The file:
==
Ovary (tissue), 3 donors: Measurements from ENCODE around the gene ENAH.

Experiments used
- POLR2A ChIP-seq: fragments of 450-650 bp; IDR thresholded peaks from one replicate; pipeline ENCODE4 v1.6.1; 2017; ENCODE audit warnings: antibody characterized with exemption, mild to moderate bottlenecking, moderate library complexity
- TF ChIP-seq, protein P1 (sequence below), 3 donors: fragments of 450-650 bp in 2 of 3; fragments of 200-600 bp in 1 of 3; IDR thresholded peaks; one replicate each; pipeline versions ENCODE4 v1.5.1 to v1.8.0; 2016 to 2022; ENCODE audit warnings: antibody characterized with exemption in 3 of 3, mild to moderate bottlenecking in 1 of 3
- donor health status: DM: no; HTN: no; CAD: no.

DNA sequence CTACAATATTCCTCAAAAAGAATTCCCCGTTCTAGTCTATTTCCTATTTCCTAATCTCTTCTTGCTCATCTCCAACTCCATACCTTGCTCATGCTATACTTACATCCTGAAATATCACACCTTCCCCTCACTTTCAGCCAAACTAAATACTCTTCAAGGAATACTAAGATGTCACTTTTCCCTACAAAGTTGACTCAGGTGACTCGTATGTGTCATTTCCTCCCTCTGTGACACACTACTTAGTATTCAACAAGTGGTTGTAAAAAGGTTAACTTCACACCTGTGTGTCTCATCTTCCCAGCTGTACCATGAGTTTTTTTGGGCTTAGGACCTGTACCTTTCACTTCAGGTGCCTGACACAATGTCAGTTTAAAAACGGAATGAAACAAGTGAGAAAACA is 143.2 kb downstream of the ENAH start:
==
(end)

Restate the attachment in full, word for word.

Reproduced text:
Ovary (tissue), 3 donors: Measurements from ENCODE around the gene ENAH.

Experiments used
- POLR2A ChIP-seq: fragments of 450-650 bp; IDR thresholded peaks from one replicate; pipeline ENCODE4 v1.6.1; 2017; ENCODE audit warnings: antibody characterized with exemption, mild to moderate bottlenecking, moderate library complexity
- TF ChIP-seq, protein P1 (sequence below), 3 donors: fragments of 450-650 bp in 2 of 3; fragments of 200-600 bp in 1 of 3; IDR thresholded peaks; one replicate each; pipeline versions ENCODE4 v1.5.1 to v1.8.0; 2016 to 2022; ENCODE audit warnings: antibody characterized with exemption in 3 of 3, mild to moderate bottlenecking in 1 of 3
- donor health status: DM: no; HTN: no; CAD: no.

DNA sequence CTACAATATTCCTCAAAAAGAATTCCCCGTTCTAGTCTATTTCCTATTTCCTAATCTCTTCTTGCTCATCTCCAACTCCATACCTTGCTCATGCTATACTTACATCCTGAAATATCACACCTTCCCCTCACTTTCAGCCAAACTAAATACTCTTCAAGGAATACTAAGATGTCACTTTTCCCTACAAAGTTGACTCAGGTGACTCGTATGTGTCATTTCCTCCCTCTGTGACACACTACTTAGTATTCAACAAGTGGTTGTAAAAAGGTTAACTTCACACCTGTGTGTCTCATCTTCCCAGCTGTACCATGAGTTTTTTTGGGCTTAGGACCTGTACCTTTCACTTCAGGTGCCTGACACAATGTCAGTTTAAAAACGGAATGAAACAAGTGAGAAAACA is 143.2 kb downstream of the ENAH start: